Yelp’s tactics feel ‘nefarious’ and ‘fishy,’ even if they’re legal


Among the frequently asked questions on Yelp’s website, there’s this: “Will Yelp remove or reorder bad reviews if a business pays for sponsorship?”

And the answer: “No. You can’t pay us to remove or reorder your bad reviews — it’s just that simple.”

It’s not that simple, at least if you listen to the many small-business owners who say Yelp routinely uses bad reviews and competitors’ ads as leverage to get merchants to cough up some cash.


“They continually harass you and strong-arm you to get you to pay for their service,” said Randy Boelsems, 64, who runs a boating supply company in Fountain Valley.

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And if you don’t play ball, he said, it’s likely that negative reviews about your company will be featured more prominently than positive ones.

Such criticism isn’t new, though it appears that Yelp has found new ways to lean on business owners. Earlier this week, I wrote about an Alhambra jeweler who said that after he canceled his Yelp ad, a saleswoman for the site contacted him to warn that competitors’ ads would now appear with his listing.

“She said that for $75 a month, she could make those ads go away,” Rick Fonger, 62, told me.

A Yelp spokesman, Vince Sollitto, defended this practice by saying merchants are being offered the chance to buy out the ad space accompanying their reviews.


Looked at another way, though, it could be said that Yelp creates a problem for businesses and then offers to fix it — for a price.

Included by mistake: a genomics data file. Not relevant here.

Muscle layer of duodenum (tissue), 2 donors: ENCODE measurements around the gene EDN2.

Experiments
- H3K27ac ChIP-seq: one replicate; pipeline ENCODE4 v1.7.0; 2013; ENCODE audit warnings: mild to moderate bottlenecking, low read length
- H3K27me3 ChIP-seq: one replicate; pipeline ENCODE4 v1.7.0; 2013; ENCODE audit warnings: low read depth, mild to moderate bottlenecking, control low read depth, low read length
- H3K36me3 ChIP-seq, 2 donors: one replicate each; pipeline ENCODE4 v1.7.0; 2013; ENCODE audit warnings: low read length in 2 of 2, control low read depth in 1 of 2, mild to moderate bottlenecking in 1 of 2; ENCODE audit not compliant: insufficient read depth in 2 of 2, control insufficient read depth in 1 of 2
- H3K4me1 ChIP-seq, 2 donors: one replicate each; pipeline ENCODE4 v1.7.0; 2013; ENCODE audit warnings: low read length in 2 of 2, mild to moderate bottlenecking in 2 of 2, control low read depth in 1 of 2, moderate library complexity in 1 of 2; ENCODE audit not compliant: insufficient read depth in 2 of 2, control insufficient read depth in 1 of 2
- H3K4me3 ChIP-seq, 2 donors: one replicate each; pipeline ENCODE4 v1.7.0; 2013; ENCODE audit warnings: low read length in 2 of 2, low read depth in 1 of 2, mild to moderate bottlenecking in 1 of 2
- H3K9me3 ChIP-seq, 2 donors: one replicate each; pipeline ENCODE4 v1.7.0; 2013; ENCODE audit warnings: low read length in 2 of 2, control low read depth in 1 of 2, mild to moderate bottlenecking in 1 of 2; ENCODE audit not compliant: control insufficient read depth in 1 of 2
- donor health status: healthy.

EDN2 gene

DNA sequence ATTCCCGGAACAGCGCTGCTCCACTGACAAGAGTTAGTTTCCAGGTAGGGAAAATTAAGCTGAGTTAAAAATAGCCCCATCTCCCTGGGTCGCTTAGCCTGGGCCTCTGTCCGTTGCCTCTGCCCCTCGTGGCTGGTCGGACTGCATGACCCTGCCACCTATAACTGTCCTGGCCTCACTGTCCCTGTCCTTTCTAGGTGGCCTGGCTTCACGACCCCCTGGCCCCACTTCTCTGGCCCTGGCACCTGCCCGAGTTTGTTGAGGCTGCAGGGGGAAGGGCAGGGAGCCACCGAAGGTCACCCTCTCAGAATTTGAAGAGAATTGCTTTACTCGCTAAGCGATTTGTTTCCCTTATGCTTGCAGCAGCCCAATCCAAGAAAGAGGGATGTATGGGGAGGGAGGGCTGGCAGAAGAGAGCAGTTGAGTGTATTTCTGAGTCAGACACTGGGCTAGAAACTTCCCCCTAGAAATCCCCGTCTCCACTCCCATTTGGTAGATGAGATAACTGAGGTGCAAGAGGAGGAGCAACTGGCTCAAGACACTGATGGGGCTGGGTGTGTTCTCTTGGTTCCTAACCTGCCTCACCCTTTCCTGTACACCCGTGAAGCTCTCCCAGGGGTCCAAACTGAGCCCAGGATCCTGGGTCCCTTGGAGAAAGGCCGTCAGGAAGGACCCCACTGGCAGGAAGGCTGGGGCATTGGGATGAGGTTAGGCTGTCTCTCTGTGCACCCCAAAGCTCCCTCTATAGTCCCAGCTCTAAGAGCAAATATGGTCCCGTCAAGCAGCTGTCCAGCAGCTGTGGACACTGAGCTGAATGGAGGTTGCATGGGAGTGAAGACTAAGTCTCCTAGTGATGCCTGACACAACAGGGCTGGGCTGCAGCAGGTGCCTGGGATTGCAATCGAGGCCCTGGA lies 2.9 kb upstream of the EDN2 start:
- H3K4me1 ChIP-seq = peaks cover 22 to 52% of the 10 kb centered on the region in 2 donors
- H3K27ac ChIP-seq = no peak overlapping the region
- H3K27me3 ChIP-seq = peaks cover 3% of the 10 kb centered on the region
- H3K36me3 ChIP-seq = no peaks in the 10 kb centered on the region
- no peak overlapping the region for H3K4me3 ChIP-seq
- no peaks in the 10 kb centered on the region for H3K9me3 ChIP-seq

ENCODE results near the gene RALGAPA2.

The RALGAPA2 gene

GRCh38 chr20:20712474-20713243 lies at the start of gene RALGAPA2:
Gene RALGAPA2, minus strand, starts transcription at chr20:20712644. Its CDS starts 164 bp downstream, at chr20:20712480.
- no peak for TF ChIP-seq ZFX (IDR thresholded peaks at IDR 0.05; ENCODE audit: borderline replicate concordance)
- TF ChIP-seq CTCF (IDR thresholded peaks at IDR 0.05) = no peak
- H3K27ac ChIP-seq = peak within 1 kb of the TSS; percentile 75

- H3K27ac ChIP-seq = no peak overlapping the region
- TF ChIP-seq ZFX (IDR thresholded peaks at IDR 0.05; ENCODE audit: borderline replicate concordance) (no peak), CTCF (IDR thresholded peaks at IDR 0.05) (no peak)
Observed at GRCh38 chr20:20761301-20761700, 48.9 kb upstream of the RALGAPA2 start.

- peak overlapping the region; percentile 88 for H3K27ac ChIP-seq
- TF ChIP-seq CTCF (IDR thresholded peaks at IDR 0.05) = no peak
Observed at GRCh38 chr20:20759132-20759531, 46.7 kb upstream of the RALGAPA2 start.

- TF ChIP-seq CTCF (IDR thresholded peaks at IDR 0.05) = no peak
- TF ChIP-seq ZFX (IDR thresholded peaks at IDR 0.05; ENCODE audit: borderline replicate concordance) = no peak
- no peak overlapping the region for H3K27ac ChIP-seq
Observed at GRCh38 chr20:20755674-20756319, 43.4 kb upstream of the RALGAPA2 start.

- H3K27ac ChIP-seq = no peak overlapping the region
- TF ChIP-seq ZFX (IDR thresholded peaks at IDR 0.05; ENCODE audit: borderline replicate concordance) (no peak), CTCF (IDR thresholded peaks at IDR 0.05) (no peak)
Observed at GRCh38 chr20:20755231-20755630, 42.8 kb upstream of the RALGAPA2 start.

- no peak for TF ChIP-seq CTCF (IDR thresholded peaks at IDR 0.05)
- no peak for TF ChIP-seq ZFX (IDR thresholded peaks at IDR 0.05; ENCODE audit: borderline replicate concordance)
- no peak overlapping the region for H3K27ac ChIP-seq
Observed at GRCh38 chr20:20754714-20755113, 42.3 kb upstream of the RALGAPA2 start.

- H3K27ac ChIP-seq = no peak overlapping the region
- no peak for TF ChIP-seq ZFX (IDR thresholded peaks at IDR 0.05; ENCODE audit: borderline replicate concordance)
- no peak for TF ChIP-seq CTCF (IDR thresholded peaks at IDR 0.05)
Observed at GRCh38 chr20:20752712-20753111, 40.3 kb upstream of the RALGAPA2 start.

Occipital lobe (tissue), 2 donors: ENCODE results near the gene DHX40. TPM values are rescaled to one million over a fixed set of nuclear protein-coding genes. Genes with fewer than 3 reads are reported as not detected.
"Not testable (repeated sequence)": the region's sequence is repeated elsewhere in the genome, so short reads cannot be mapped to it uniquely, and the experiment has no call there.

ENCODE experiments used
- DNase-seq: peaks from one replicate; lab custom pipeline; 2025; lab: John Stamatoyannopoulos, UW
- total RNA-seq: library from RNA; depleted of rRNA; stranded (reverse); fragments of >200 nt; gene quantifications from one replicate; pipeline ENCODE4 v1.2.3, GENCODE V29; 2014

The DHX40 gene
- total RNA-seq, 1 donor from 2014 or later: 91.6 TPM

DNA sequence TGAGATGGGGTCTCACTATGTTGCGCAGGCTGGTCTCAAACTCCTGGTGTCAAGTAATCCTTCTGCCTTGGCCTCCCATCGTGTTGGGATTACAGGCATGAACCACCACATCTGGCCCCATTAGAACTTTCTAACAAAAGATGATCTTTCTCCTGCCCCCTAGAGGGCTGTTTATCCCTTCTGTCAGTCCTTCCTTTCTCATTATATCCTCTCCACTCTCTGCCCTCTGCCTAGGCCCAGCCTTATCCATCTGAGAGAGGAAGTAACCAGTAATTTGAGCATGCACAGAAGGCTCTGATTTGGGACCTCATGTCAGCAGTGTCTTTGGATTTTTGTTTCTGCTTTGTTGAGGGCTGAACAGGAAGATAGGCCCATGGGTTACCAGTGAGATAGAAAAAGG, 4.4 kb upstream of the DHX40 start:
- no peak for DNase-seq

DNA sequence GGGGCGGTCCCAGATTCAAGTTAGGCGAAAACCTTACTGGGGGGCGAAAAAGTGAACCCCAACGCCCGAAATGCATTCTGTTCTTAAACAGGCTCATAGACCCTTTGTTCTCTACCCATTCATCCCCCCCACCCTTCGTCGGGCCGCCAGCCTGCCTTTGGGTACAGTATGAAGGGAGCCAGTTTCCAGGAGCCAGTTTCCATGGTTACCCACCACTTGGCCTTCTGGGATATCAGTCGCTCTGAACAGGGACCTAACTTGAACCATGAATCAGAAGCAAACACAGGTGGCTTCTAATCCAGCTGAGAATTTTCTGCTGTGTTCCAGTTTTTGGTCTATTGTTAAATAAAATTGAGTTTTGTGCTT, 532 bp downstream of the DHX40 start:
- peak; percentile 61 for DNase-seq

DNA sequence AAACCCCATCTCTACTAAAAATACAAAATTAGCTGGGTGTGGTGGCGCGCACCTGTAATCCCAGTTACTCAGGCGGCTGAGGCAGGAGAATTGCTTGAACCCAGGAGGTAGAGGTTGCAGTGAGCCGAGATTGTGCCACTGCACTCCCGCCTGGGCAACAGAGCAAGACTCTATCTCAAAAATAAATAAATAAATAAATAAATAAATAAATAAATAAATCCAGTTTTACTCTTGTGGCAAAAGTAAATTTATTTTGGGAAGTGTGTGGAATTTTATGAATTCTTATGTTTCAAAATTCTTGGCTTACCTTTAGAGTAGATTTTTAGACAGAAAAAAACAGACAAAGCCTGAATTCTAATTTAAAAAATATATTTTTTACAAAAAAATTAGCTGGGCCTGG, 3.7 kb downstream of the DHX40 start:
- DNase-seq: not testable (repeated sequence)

Kurt Snider, co-owner of a Solana Beach video production company, also was told by Yelp that if he wanted a rival’s ad off his listing, it would cost him.

“It’s unfair and unethical,” he said. “It should be illegal.”

Yelp has faced a number of lawsuits over its practices. They have been dismissed for lack of evidence, a company spokeswoman said.

In a 2011 decision, U.S. District Judge Edward M. Chen in San Francisco ruled that Yelp is protected by the federal Communications Decency Act when it decides which reviews to feature on its site.

The 1996 law shields websites from being sued for the content they publish, such as Nazi memorabilia offered for sale on EBay or hate speech in a discussion forum.

“From a small-business angle, is what Yelp does distasteful?” said Erik Syverson, a Los Angeles lawyer specializing in Internet law. “Yes,” but that doesn’t make it illegal.


Antone Johnson, a San Francisco lawyer who formerly worked as vice president of legal affairs for the dating site eHarmony, offered a similar perspective. He used words like “nefarious,” “crafty” and “fishy” to describe Yelp’s practices.

“It doesn’t pass the smell test,” Johnson said. “But I don’t see a statute that they’re actually violating.”

I spoke with a number of small-business owners who related stories about Yelp demanding payment to remove malicious reviews or being uncooperative in addressing false claims.